• Dr. Guido Poncia, c, who is the project leader at UTRC, briefs the results of the test to members who represented such organizations as the Army Corps of Engineers and DoD's Environmental Security Technology Certification Program office.

    Small test at Watervliet, huge potential for DoD

    Dr. Guido Poncia, c, who is the project leader at UTRC, briefs the results of the test to members who represented such organizations as the Army Corps of Engineers and DoD's Environmental Security Technology Certification Program office.

  • United Technologies Research Scientist David Liscinsky, r, explaining  to members of the Department of Defense and the Army Corps of Engineers how the prototype continuously monitored the concentrations of oxygen and carbon dioxide in the exhaust fumes to optimally adjust the amount of fuel and air fed to the boiler.

    Small test at Watervliet, huge potential for DoD

    United Technologies Research Scientist David Liscinsky, r, explaining to members of the Department of Defense and the Army Corps of Engineers how the prototype continuously monitored the concentrations of oxygen and carbon dioxide in the exhaust fumes...

  • Dr. Jim Galvin, pointing, who is the OSD ESTCP Water Program Manager, asks Ken Swanson, the Director of Engineering for Fireye's Combustion and Controls Group, how the various aspects of the prototype continuously monitored the concentrations of oxygen and carbon dioxide.

    Small test at Watervliet, huge potential for DoD

    Dr. Jim Galvin, pointing, who is the OSD ESTCP Water Program Manager, asks Ken Swanson, the Director of Engineering for Fireye's Combustion and Controls Group, how the various aspects of the prototype continuously monitored the concentrations of oxygen...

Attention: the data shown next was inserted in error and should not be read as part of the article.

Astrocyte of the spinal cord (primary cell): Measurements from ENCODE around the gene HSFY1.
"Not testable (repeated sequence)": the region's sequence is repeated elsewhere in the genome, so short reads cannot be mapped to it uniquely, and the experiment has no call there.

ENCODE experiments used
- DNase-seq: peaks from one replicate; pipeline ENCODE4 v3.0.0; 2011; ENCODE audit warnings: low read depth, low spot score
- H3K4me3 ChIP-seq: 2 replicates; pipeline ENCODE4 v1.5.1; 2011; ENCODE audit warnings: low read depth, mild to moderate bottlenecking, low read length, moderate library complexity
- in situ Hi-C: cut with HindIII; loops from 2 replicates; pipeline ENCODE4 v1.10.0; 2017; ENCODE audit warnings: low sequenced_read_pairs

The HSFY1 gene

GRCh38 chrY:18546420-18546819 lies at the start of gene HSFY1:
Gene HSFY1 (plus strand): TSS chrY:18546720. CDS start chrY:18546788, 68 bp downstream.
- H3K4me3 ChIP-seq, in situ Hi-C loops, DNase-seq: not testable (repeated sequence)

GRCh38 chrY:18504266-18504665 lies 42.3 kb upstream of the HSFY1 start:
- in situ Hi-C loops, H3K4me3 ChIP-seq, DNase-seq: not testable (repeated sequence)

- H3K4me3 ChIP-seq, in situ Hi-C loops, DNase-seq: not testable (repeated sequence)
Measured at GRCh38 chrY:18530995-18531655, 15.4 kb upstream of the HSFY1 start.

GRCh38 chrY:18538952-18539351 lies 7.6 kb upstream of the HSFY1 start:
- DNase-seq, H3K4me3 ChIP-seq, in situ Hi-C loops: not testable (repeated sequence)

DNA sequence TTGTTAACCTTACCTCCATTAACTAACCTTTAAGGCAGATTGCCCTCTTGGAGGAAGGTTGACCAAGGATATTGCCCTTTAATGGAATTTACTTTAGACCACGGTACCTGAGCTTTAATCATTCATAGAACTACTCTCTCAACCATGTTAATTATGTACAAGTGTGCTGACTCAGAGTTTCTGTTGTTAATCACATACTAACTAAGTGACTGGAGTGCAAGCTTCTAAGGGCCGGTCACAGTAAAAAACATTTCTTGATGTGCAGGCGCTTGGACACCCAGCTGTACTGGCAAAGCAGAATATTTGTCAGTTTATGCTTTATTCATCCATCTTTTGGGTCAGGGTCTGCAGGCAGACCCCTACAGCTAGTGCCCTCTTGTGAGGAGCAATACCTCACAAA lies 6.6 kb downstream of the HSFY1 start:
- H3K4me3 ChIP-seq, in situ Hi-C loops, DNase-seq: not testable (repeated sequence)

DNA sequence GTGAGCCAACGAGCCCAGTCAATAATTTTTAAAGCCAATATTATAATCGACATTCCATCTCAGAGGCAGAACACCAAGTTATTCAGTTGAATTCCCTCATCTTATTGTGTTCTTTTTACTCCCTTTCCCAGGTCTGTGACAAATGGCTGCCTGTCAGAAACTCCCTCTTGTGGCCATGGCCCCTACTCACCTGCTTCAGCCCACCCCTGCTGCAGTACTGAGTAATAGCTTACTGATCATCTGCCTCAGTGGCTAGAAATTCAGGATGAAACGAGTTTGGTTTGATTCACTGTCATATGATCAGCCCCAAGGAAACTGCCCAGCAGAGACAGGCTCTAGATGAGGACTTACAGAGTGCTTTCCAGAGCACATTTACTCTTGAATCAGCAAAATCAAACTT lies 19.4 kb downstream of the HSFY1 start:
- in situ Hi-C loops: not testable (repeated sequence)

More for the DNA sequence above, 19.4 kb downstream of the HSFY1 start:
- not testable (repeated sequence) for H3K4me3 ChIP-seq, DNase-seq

WATERVLIET ARSENAL, N.Y. (May 2, 2012) -- Do you remember the old test days when you were in school? You may not have been able to eat or sleep, and for others, they sometimes developed strange rashes and other ailments that we won't go into. Suffice it to say that tests were very stressful to many of us.

But what may have been more stressful than taking a test? Finding out the results.

Well, the Arsenal has been undergoing a nearly $250,000 test for the past year and this month the results are in. But for once, the Arsenal didn't have to sweat it.

"United Technologies Research Center, out of Connecticut, installed a digitally-controlled prototype system on one of our steam boilers last year that transformed 1970s technology into a state-of-the-art system," said Richard Hoshko, the Arsenal boiler plant supervisor.

The Arsenal site was selected primarily due to its close proximity to UTRC and to Fireye, which is a division of United Technologies' Climate, Controls & Security Systems and is located in New Hampshire. Fireye supported UTRC in the development and installation of the prototype device. Another strong consideration as to why the Arsenal site was selected speaks to the Arsenal leadership's willingness to support testing of advanced technologies that may benefit the Army and the Department of Defense.

But the main selling point to the Arsenal leadership in allowing this test to occur was that the test came at no cost to the Arsenal. The Department of Defense's Environmental Security Technology Certification Program (ESTCP) fully funded the test.

Dr. Guido Poncia, who is the project leader at UTRC, said that when his company installed the new control module they anticipated the Arsenal would attain better efficiency in its boiler operations, as well as a significant reduction in greenhouse gasses.